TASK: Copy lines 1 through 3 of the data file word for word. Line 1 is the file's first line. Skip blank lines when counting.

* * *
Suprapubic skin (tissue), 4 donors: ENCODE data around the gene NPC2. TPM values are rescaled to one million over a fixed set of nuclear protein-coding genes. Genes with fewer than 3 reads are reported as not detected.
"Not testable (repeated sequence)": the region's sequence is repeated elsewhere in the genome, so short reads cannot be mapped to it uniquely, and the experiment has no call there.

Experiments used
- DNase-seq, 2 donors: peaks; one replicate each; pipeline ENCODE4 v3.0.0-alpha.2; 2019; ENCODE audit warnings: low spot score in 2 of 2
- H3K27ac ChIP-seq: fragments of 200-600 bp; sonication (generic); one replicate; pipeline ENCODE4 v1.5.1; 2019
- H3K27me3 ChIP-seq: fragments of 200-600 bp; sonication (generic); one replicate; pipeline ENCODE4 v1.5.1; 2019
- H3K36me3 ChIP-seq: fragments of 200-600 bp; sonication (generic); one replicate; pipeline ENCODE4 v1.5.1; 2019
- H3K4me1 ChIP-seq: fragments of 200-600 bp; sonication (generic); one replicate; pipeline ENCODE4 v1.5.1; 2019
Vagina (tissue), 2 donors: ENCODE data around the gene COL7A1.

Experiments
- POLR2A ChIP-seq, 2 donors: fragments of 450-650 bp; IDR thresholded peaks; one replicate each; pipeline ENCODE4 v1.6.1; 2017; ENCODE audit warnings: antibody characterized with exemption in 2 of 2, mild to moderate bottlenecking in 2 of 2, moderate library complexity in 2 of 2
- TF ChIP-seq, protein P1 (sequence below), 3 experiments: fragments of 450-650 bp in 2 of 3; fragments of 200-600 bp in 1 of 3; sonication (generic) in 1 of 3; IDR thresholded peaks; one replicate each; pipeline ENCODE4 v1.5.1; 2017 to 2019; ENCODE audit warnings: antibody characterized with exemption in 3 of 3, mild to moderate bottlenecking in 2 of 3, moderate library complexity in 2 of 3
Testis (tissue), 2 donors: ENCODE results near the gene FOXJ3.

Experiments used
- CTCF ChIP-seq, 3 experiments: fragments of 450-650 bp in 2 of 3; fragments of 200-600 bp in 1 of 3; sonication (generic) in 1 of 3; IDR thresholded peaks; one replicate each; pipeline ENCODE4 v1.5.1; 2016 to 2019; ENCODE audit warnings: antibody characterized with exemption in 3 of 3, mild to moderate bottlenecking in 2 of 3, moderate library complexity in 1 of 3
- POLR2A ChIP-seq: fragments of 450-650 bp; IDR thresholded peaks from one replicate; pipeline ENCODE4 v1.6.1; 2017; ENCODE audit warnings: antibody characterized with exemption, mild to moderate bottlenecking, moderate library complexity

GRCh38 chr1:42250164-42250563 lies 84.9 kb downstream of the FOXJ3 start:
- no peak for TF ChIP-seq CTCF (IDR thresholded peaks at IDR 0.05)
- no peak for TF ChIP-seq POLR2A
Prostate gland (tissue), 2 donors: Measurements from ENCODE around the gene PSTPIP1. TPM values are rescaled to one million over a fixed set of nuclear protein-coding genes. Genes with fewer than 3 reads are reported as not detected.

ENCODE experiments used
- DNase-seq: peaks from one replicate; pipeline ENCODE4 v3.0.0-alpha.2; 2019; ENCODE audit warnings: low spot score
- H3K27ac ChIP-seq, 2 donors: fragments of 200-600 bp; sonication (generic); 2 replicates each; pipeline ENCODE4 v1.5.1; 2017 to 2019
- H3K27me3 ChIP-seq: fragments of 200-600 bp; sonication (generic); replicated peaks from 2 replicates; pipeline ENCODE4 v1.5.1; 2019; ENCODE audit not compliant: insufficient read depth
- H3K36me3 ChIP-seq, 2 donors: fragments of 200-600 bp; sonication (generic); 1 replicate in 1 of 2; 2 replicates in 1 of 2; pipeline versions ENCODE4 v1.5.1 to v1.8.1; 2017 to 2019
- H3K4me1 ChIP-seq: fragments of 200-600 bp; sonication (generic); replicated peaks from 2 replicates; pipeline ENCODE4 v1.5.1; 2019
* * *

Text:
Suprapubic skin (tissue), 4 donors: ENCODE data around the gene NPC2. TPM values are rescaled to one million over a fixed set of nuclear protein-coding genes. Genes with fewer than 3 reads are reported as not detected.
"Not testable (repeated sequence)": the region's sequence is repeated elsewhere in the genome, so short reads cannot be mapped to it uniquely, and the experiment has no call there.

Experiments used